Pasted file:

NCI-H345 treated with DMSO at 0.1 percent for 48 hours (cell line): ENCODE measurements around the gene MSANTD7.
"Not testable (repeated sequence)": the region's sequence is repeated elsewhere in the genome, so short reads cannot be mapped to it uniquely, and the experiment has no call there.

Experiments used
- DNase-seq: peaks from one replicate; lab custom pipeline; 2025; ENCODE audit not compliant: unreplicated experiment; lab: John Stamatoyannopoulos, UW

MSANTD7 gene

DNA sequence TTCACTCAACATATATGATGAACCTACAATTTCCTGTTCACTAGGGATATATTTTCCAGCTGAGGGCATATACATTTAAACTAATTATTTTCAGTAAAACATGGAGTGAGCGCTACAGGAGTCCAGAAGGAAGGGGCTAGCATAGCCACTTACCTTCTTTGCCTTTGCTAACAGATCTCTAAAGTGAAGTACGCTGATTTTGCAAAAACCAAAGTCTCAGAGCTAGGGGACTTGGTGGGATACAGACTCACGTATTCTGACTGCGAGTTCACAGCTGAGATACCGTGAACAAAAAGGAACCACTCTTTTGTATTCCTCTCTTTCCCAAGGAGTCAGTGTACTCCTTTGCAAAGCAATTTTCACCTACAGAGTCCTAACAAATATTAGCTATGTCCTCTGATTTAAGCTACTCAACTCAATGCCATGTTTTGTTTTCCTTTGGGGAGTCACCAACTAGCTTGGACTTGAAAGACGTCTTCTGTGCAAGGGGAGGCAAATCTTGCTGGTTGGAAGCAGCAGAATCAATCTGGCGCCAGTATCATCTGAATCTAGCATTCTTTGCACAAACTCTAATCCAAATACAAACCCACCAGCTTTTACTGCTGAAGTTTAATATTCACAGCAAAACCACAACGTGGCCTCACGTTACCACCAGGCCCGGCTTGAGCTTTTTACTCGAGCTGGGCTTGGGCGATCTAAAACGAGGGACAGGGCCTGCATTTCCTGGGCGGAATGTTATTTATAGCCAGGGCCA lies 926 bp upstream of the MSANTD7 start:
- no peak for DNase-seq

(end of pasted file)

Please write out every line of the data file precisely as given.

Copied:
NCI-H345 treated with DMSO at 0.1 percent for 48 hours (cell line): ENCODE measurements around the gene MSANTD7.
"Not testable (repeated sequence)": the region's sequence is repeated elsewhere in the genome, so short reads cannot be mapped to it uniquely, and the experiment has no call there.

Experiments used
- DNase-seq: peaks from one replicate; lab custom pipeline; 2025; ENCODE audit not compliant: unreplicated experiment; lab: John Stamatoyannopoulos, UW

MSANTD7 gene

DNA sequence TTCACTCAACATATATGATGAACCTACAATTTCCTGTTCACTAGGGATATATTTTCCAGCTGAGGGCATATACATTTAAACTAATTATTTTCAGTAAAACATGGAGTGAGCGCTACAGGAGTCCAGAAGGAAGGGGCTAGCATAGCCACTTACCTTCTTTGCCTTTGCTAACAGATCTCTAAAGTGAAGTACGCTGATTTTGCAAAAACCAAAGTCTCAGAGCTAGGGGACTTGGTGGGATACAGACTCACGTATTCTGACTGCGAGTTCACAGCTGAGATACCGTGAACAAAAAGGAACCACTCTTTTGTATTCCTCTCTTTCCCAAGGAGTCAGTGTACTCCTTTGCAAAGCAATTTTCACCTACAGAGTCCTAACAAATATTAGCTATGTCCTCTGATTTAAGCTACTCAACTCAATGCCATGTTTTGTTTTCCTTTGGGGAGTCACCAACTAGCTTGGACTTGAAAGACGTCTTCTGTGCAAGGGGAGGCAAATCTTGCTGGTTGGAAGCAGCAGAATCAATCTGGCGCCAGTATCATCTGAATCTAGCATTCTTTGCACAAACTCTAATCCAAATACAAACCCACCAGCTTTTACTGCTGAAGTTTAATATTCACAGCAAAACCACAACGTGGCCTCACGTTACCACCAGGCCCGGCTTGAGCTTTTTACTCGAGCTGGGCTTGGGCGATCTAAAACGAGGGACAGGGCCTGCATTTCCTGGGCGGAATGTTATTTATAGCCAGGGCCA lies 926 bp upstream of the MSANTD7 start:
- no peak for DNase-seq